If you judged a book by its cover, you might never peg Hellbound as a serious wine bar. The retro-feel ‘wine bar’ sign that points prospective customers down a flight of stairs may be encouraging, but it speaks more of dive bar than it does Willi’s Wine Bar. There’s a giant caricature of a Rousseau…
Dear Sainte Éloise
Dear Sainte Éloise takes its name from a line in George Orwell’s classic examination of poverty, his two-part memoir, Down and Out in Paris and London. The desperate plea reads:“Dear Sainte Éloise, if you exist, please send me some money. I don’t ask for much–just enough to buy some bread and a bottle of wine.” Indeed, priorities, priorities. It’s fairly safe to say that the flop houses of 1930s Paris and London are no distant mirror to a wine bar in 2019 Potts Point. And thankfully so. But given Dear Sainte Éloise’s address on Orwell Street, the reference is more than apt.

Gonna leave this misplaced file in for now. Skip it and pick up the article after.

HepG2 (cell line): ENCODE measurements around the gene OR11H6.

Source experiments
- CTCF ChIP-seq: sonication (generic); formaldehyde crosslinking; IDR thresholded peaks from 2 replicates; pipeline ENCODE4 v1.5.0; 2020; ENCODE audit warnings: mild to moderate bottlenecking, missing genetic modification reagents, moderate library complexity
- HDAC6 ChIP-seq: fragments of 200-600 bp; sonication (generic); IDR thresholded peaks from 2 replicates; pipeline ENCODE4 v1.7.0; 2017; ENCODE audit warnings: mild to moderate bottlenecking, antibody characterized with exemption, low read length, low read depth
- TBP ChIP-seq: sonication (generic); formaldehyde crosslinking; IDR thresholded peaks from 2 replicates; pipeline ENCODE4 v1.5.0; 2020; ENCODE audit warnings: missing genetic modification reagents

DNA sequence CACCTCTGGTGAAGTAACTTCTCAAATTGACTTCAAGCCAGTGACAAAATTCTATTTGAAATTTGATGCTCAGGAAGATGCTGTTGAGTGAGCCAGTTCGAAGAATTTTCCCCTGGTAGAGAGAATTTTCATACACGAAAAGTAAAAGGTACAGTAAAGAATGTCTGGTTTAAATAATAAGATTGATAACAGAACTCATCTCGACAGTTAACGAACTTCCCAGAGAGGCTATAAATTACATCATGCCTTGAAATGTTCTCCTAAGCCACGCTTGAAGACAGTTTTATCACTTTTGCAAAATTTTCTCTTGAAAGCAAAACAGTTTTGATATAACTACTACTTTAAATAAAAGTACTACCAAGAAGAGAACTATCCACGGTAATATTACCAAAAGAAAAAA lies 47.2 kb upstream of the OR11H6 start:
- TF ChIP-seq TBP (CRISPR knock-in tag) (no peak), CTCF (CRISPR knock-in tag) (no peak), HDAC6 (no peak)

Dear Sainte Éloise is the French-centred foil to Love, Tilly Devine’s Australian bent, with Matt Swieboda and Justine Natterer teaming up with Mercado’s Nate Hatwell to repurpose the former Waterman’s Lobster Co.site.As with Love, Tilly Devine, the 550-strong wine list focuses on organic and biodynamic producers who work with as little winemaking intervention as possible. Here, though, French wine makes up half the list, with the other half devoted to a broad-ranging selection from here and around the world. There’s a by-the-glass list of about 25, with new or featured wines coming on daily.
Safe to say that wine is front and centre here, but with the menu ably supporting in an Italian-French direction, concisely covering snacks through entrée, mains, dessert and cheese.There’s a low-waste, sustainable undercurrent, with whole animals being sourced, rather than just specific cuts. Their butcher then dry ages the meat and sends over what they need on a daily basis.Like the wine, all the produce is organic or biodynamic, except for the rare exception.There is also a ‘feed me’ four-course option, if you’re planning on settling in.